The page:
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re: Static classes are evil VIEW POST

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re: I think the article is quite correct. But there is a critical unstated assumption: that static classes operate on a shared mutable state. The corre...
 

there is a critical unstated assumption: that static classes operate on a shared mutable state

There's no such assumption. Every issue I've listed holds true without it. And concerning your example, here is how I would write it:


interface String
{
    public function value();
}

class DefaultString implements String
{
    private $string;

    public function __construct($string)
    {
        $this->string = $string;
    }

    public function value()
    {
        return $this->string;
    }
}

class Joined implements String
{
    /**
     * @var String[]
     */
    private $strings;
    private $delimeter;

    public function __construct(array $strings, $delimeter)
    {
        $this->strings = $strings;
        $this->delimeter = $delimeter;
    }

    public function value()
    {
        return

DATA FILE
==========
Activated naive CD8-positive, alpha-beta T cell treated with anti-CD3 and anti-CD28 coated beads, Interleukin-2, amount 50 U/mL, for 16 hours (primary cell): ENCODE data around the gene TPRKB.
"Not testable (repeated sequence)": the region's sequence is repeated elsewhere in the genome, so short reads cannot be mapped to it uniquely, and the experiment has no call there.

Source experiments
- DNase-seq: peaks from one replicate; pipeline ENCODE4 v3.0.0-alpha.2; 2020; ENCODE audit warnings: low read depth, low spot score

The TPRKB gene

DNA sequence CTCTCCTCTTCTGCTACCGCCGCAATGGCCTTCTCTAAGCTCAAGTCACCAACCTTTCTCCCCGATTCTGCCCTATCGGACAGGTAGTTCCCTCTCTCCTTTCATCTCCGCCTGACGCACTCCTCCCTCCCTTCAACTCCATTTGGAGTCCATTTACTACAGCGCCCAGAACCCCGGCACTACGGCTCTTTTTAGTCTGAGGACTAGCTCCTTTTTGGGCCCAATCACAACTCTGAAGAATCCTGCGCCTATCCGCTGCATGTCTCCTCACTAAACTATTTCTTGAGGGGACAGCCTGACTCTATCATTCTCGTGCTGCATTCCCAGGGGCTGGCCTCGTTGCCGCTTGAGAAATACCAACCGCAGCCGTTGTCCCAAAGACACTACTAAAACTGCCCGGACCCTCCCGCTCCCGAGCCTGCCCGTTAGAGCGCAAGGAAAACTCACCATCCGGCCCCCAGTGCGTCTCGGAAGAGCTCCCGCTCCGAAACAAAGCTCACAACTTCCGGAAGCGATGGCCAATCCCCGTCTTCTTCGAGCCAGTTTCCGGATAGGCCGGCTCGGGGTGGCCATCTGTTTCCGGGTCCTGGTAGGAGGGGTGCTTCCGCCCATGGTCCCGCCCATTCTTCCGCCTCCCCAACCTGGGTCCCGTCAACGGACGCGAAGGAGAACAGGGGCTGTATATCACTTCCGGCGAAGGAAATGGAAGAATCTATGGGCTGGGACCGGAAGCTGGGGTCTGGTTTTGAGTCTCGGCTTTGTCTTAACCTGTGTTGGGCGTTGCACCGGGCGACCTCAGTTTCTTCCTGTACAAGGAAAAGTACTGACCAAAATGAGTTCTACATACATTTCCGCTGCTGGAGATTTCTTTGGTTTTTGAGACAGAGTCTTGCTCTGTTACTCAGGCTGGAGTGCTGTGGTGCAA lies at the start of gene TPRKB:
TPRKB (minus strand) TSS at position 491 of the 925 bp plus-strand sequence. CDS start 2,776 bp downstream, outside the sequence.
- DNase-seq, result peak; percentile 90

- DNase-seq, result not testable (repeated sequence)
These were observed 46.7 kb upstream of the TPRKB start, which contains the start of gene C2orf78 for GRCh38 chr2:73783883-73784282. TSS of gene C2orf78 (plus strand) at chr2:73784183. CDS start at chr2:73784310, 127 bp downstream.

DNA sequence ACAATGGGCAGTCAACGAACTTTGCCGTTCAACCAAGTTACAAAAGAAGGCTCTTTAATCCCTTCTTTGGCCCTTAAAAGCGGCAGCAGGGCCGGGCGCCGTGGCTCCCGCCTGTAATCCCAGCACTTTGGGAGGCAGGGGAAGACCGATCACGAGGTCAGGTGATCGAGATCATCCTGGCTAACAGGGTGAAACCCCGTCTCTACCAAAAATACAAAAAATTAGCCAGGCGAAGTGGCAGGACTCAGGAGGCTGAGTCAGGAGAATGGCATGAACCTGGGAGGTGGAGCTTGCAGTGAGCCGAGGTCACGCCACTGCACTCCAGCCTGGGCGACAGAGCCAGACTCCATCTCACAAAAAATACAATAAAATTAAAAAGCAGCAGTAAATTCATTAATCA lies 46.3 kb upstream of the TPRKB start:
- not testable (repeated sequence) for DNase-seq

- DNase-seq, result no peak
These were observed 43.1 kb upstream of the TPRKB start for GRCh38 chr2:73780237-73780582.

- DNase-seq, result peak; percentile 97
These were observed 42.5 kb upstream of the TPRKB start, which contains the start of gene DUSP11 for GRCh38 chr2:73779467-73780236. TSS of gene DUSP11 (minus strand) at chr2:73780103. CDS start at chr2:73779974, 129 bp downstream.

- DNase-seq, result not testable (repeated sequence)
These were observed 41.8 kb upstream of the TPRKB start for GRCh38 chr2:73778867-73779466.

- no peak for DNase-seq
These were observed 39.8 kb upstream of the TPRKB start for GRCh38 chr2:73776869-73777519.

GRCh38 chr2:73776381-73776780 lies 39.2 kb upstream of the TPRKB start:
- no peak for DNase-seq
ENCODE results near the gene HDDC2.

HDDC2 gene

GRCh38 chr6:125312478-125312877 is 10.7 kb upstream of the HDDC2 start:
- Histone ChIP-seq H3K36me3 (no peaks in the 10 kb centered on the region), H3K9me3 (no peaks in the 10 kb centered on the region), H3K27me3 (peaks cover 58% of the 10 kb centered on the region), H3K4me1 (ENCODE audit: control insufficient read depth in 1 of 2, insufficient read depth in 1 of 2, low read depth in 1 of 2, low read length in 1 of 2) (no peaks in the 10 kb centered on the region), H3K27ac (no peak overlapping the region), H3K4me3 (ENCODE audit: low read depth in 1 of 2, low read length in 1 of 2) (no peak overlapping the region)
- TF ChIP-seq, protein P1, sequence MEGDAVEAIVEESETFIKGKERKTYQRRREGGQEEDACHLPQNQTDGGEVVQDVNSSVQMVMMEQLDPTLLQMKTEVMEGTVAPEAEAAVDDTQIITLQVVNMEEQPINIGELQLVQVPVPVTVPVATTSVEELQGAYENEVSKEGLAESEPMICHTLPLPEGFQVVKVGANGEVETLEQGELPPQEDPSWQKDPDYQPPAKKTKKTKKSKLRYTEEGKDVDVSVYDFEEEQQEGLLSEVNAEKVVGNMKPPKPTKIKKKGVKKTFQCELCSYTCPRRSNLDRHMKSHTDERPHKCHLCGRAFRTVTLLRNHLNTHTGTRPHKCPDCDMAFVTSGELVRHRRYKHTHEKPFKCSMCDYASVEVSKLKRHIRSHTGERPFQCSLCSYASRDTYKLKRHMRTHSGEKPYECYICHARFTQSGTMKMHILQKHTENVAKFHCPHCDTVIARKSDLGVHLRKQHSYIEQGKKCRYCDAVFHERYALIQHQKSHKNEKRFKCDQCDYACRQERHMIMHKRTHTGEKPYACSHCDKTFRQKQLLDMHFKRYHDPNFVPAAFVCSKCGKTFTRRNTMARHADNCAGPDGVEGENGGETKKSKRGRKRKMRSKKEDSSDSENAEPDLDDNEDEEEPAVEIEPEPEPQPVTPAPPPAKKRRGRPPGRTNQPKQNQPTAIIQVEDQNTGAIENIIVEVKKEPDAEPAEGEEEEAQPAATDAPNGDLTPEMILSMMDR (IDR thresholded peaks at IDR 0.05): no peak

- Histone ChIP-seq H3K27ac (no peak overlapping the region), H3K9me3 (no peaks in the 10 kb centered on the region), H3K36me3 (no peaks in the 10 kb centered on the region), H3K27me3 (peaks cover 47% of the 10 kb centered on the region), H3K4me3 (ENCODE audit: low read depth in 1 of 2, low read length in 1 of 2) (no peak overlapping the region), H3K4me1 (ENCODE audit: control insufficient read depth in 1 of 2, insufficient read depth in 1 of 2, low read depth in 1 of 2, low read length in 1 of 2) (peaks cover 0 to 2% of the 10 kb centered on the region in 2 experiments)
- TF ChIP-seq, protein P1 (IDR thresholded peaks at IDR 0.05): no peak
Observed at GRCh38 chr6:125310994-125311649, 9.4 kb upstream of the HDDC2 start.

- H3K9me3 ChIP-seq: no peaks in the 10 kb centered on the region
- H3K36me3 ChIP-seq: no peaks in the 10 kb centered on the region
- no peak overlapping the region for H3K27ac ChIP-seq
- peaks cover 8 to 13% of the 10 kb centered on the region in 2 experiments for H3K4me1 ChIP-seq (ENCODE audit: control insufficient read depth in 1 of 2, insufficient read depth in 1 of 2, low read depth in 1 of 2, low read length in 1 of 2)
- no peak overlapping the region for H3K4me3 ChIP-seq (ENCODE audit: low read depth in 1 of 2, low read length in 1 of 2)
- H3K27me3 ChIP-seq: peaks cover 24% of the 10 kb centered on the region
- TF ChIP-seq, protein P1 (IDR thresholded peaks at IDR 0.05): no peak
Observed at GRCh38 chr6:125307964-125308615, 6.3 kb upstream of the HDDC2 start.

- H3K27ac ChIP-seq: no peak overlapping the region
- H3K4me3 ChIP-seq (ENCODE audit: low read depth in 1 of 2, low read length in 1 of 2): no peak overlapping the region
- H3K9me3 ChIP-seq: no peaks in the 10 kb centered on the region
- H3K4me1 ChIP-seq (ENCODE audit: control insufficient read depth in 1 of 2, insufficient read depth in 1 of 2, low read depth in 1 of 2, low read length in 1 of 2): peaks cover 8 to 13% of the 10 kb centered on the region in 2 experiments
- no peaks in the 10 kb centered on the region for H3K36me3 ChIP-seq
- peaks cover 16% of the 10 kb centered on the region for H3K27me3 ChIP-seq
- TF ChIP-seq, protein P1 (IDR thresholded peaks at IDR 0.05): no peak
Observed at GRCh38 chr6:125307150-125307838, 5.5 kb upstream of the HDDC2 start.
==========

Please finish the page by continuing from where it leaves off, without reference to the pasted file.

implode(
                $this->delimeter,
                array_map(
                    function (String $s) {
                        return $s->value();
                    },
                    $this->strings
                )
            );
    }
}

class UpperCase implements String
{
    private $string;

    public function __construct(String $string)
    {
        $this->string = $string;
    }

    public function value()
    {
        return strtoupper($this->string->value());
    }
}

var_dump(
    (new Joined(
        [
            new UpperCase(new DefaultString('harry')),
            new UpperCase(new DefaultString('potter')),
        ],
        ' '
    ))
        ->value()
);

It looks way more declarative, human-readable, composable and reusable.

 

There's no such assumption. Every issue I've listed holds true without it.

Eh, not really. I mean I get it... statics are incompatible with OOP or "objects all the way down" philosophy. Right on. But they have valid uses which remain testable and maintainable, albeit not following the OOP philosophy.

Anyway, not meant to argue your main point. I think you are right. Just that there are nuances to every tool. Best wishes!

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